Sunday, March 1, 2009

David of Wales (500-589) March 1

Around 1090 Rhygyvarch (sometimes spelled Rhygyfarch) (1056–1099) wrote a Life of Saint David. All the surviving manuscripts of The Life of David of Wales may be traced to Rhygyvarch's text as their ultimate source.
Rhygyvarch was in a unique and ideal position to write David's Life. As the son of a bishop of the Bishop who occupied David's monestary, he had free access to the texts that survived the many ninth and tenth century Viking raids along the Welsh coast. Rhygyvarch says he wrote his account from the text of "very old writings" he found.
The narrative is a simple, well ordered text and a masterful hagiography in which miracles abound and historical details are ever subordinated to them.
Below are two excerpts from Rhygyvarch's life of David:

When the solemnities of Easter were over, the holy father, Saint David, goes to the refectory to a meal with the brethren. There met him his former disciple, Scutinus, who told him all the things which had been done against him and what the angel had enjoined concerning him. They joyfully recline together in the refectory, giving thanks to God. When prayer was ended, up rose the deacon, who had been wont to minister to the father, and placed on the table the bread prepared with poison, the cellarer and the prior consenting to the same. Scutinus, who has also another name, Scolanus, stood up and said, "Today, brother, you will perform no service to the father, for I myself will do it." The deacon withdrew in confusion, being conscious of the crime, and rigid with astonishment. And holy David took the poisoned bread, and dividing it into three parts, gave one to a little dog which stood outside by the door, and as soon as it had tasted the bit it died a wretched death, for in the twinkling of an eye all its hair fell off, so that its entrails burst forth, its skin splitting all over; and all the brethren who saw it were astonished. And holy David threw the second part to a raven, which was in its next in an ash, which was between the refectory and the river on the south side, and as soon as it touched it with its beak, it fell lifeless from the tree. But the third part holy David held in his hand, and blessed, and ate it with giving of thanks, and all the brethren looked at him, amazed with wonder, for about three hours. He dauntless preserved his life intact, no sign of the deadly poison appearing. And holy David told his brethren everything which had been done by the three men aforesaid. And all the brethren stood up and lamented aloud, and cursed those treasonous men, to wit, the prior, the cellarer, and the deacon, and damned them and their successors, declaring with one voice that they should never have a part in the heavenly kingdom throughout eternity.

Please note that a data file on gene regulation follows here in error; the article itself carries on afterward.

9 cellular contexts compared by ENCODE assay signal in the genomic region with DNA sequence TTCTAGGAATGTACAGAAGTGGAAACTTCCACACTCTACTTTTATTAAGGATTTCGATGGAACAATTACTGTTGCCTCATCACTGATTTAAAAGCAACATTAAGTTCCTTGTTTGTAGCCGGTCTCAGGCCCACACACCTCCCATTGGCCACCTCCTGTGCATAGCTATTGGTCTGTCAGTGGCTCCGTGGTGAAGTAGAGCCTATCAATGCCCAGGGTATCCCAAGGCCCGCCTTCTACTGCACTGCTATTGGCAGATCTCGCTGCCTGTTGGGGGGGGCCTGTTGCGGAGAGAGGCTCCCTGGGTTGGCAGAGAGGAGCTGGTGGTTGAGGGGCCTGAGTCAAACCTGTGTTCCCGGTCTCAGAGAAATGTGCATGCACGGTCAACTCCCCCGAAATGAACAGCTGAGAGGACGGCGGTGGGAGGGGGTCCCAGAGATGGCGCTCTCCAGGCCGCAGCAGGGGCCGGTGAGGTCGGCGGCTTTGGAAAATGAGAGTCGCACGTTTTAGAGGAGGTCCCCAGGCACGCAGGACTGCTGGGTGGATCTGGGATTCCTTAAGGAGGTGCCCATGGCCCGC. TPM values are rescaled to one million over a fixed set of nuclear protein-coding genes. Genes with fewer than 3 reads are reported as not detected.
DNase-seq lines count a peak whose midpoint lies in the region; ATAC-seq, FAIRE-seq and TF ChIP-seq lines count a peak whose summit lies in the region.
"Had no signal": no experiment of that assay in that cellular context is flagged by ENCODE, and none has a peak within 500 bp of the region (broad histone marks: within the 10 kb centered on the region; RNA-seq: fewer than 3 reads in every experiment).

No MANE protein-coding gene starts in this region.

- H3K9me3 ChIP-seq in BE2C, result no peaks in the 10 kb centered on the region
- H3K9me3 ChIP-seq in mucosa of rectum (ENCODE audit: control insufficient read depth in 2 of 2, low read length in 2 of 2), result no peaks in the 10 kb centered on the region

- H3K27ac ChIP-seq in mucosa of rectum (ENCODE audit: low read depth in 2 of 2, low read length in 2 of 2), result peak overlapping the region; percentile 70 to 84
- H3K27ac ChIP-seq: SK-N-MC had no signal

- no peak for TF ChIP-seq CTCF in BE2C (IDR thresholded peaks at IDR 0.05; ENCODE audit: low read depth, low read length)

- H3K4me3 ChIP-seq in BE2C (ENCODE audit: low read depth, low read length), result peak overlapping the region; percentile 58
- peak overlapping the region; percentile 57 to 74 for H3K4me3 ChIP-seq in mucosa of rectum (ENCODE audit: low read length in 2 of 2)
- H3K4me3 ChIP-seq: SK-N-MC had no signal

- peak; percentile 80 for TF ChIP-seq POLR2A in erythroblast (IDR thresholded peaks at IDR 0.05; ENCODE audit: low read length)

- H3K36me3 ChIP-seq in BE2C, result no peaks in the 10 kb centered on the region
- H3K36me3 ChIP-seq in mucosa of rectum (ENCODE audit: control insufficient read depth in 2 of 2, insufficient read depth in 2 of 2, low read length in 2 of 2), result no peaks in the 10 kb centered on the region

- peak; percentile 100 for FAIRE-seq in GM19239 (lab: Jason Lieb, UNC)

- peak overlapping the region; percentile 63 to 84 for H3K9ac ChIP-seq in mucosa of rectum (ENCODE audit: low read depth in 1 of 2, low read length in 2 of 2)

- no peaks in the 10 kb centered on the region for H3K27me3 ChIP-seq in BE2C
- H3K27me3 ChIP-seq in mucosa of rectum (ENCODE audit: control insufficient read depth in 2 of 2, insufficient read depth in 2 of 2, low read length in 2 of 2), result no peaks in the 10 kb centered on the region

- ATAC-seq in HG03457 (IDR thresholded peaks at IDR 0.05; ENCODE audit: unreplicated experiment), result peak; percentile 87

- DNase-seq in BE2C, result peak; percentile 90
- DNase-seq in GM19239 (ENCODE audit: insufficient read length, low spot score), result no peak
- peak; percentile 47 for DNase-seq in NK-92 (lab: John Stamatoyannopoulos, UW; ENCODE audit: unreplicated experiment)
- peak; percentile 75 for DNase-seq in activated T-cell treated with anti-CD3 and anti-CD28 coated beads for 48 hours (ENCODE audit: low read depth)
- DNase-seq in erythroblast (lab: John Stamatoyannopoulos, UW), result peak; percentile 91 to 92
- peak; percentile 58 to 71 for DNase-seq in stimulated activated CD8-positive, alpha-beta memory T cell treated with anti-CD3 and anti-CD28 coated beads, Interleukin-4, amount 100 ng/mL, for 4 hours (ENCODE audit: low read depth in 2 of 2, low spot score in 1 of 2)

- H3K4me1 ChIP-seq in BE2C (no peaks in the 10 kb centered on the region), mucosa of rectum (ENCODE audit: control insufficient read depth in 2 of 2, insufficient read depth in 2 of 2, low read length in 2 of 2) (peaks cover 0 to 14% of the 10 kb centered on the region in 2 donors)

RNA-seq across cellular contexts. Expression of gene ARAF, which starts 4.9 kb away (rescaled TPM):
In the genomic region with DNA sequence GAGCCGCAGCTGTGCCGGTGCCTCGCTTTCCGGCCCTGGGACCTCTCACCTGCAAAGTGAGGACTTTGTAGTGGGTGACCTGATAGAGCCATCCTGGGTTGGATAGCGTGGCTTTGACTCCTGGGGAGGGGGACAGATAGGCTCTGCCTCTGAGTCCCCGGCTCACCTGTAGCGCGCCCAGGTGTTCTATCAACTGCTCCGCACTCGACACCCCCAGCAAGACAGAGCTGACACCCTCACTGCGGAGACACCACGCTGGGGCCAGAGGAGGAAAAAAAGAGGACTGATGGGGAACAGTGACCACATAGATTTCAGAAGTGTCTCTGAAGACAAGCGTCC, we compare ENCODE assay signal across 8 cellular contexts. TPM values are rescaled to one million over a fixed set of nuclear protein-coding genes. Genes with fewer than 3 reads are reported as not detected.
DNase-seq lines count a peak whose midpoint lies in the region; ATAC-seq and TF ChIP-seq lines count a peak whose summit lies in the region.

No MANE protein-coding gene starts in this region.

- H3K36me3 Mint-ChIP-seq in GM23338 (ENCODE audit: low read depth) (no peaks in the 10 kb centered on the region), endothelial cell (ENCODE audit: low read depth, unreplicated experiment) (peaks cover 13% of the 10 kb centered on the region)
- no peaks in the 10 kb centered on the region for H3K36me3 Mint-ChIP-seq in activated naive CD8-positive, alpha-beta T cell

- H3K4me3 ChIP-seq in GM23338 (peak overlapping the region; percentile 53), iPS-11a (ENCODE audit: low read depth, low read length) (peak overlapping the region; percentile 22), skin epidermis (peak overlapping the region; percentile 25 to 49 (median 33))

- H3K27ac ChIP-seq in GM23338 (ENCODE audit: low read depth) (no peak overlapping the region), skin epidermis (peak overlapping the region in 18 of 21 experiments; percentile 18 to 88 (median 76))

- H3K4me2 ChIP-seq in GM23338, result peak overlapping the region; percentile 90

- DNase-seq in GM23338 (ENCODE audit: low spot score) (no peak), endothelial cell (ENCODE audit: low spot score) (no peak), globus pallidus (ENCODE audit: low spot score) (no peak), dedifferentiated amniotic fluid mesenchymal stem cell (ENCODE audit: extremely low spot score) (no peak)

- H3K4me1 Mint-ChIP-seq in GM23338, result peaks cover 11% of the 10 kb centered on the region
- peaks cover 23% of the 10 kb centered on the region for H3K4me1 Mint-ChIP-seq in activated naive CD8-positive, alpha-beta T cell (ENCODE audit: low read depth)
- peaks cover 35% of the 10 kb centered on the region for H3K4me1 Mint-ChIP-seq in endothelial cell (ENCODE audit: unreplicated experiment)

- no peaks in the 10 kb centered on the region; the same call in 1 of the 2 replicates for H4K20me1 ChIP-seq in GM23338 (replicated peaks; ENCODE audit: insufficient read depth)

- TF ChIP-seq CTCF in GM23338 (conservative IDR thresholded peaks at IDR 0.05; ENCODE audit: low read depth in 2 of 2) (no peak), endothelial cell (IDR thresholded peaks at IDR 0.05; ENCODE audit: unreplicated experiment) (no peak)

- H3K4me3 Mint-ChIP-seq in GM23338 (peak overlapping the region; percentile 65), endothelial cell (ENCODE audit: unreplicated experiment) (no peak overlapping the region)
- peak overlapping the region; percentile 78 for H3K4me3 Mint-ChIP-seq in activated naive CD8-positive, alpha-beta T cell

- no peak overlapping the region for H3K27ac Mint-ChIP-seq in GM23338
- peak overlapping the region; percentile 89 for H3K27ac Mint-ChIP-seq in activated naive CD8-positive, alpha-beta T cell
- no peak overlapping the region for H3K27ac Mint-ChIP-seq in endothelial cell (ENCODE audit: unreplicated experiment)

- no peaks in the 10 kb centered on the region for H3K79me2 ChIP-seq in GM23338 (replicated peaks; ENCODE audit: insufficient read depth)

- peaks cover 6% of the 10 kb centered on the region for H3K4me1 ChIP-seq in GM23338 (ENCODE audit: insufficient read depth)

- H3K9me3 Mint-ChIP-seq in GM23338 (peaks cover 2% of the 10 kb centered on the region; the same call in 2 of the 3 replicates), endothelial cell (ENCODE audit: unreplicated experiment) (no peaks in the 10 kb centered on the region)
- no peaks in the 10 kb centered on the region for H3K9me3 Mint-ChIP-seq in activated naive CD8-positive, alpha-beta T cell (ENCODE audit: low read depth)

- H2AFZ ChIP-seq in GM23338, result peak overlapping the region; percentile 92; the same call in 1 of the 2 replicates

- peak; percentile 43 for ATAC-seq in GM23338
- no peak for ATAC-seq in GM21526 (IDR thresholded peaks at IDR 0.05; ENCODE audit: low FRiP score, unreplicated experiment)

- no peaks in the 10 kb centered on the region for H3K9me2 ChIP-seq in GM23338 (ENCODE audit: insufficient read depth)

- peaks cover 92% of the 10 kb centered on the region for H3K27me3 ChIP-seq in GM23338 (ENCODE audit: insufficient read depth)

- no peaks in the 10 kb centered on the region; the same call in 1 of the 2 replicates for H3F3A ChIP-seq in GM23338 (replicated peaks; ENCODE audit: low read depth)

As his merits increased, his offices of honour increased also. For one night an angel visited him, and said to him, "Tomorrow you will gird yourself. Put on your shoes. Start to go to Jerusalem. Undertake the desired journey. But two others will I call also to be your companions on the way, to wit Eiludd," who is now commonly called Teilo, who formerly was a monk in his monastery, "and Padarn," whose life and miracles are contained in his history. The holy father, wondering at the word of command, said, "How shall this be, for the comrades whom you promise are at a distance of three days, or s many more, from us and from themselves? By no means, therefore, shall we come together tomorrow." The angel informs him, "I will go this night to each of them, and they shall assemble at the place appointed, which I now show." Saint David, making no delay, settled what was necessary for the monastery, received the blessing of the brethren, and started on his way early in the morning. He arrives at the appointed place, finds there the promised brethren, and together they enter on the journey. Their pilgrimage is on terms of equality, for none in mind is prior to another, each of them being servant, each being master. They persevere in prayer, and water the way with tears. The further the foot proceeded, the reward increased, they being one as to their mind, one in joy, one in sorrow.

graphic: statue of st David

for more see Living water from an ancient well thumb nail life of David of Wales

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